This weekend I was startled by some obvious blog comment spam… the destination URL was actually a Squidoo lens. If there’s one person on this continent that can’t stand Spam, it’s probably Seth Godin, author of Permission Marketing and founder of Squidoo.
Note to Spammers: Squidoo is probably not the best place to set up shop.
Anyways, I simply dropped Squidoo a nice note that I reviewed the lens in question and felt there was a spammer on board. Today (it’s Monday), I received a kind note from the team at Squidoo that they took a look at the members’ lenses and it was obvious it was setup as a front for affiliate marketing gained by Spam. They disabled the account. I verified and it’s gone.
Last week, you probably heard the big “to do” about Shoemoney being dropped from MyBlogLog after he posted the User IDs of other members on his site… a flaw in MBL’s privacy model. Shoemoney has since been reinstated after a note from MBL on their blog about the incident and the backlash.
Here’s my take. I don’t have anything against Shoemoney and I certainly don’t have anything against MyBlogLog. MyBlogLog has been a blessing to my blog and others for the exposure it’s gained us. However, I would say this… I honestly believe that when Shoemoney was dropped, it was because MBL was concerned about other bloggers’ privacy as Shoemoney first posted 3 IDs and then added some more.
I don’t believe that MBL had a choice… how far was Shoemoney going to go? Was he going to put one hundred out there? A thousand? Had he written some kind of SQL injection script where he was downloading the database of IDs? MBL surely didn’t know so they cut him off… quickly. That was good for all of us.
It wasn’t about punishing Shoemoney, it was about protecting us. Isn’t that a good thing? Isn’t that what we want? Within one hour, a vendor initiated a defense that may have thwarted a security attack.
… back to Squidoo, Shoemoney – please take note:
I reported an issue to a company and I gave them time to respond and react. I received a confirmation email that thanked me for bringing it to their attention, they investigated the issue, and they promised to resolve it in a timely manner. When I got home today, I checked and the user and their lenses were gone.
With that in mind, when you find a security hole or issue with a product, you owe it to your fellow users to report the information in a timely manner and give them time to react. Hindsight is 20/20, but I would have respected Shoemoney much more had I read on the Marketing Pilgrim blog that Shoemoney had worked with MyBlogLog to plug a security hole the night before.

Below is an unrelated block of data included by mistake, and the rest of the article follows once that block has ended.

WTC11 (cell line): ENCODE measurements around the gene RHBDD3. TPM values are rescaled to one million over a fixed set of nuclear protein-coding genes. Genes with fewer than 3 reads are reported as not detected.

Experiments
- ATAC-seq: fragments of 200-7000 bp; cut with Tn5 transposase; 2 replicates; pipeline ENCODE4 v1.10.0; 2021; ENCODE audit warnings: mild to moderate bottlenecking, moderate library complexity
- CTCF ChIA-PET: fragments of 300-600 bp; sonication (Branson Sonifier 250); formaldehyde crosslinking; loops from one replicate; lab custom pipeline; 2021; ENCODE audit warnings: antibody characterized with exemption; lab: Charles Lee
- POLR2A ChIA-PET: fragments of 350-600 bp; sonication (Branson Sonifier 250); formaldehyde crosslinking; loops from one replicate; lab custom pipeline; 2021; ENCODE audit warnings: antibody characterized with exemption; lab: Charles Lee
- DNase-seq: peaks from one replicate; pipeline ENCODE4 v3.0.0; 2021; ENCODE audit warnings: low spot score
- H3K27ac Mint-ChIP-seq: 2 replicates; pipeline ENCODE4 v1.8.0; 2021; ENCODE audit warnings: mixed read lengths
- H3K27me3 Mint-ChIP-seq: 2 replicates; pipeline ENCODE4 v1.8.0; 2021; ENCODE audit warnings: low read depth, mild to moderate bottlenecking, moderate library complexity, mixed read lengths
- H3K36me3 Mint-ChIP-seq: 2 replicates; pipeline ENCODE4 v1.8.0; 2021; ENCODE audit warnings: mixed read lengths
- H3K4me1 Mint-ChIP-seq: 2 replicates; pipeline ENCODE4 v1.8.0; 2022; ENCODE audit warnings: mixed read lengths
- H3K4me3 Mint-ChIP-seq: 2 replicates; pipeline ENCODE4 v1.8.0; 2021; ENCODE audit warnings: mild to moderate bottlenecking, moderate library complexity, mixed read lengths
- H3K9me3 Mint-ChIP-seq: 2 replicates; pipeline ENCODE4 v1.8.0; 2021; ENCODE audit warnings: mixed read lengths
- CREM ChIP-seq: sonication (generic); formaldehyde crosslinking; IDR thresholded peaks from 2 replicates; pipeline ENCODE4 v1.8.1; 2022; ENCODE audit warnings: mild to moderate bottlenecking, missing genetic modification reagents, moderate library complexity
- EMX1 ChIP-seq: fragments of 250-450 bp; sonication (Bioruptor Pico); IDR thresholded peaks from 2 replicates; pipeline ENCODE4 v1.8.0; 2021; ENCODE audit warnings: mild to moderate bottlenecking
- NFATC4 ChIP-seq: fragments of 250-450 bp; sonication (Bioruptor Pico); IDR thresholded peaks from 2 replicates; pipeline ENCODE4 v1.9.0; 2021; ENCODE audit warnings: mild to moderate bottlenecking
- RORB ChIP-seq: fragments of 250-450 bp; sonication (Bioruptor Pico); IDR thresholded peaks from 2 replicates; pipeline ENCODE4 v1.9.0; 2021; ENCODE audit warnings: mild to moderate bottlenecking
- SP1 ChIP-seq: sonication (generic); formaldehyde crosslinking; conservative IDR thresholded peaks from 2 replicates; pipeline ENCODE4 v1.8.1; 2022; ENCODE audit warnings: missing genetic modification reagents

Shoemoney could have reported the breakthrough, as could MBL and they could have both mentioned that from the time of report to the time of correction was less than one hour. If they don’t react, then absolutely grill them! But don’t post the loophole, grill them, and wait to see what happens. That’s terrible for everyone.
By reporting the issue and waiting on the response, it would have caused much less of a disturbance, avoided a boycott, avoided a gazillion comments across multiple blogs, and would have saved those users from their ID’s being displayed… a win for everyone. I would have thanked Shoemoney and I would have thanked MBL. It would have shown that they were both looking out for you and me.
Oh yea… thanks, Gil (from Squidoo). Thanks, Seth! I appreciate you taking the time out to correct this issue and looking out for all of us.
PS: I’m not looking for a flame war to begin. I respect Shoemoney – he’s a superpower of a blogger with an incredible following. He’s talented and has been very successful. I hope to have half the exposure that he’s had one day. I just want to put my view out there and hope he rethinks the approach when something like this happens in the future. No doubt he will find additional issues with other applications… I look forward to him assisting in protecting all of us!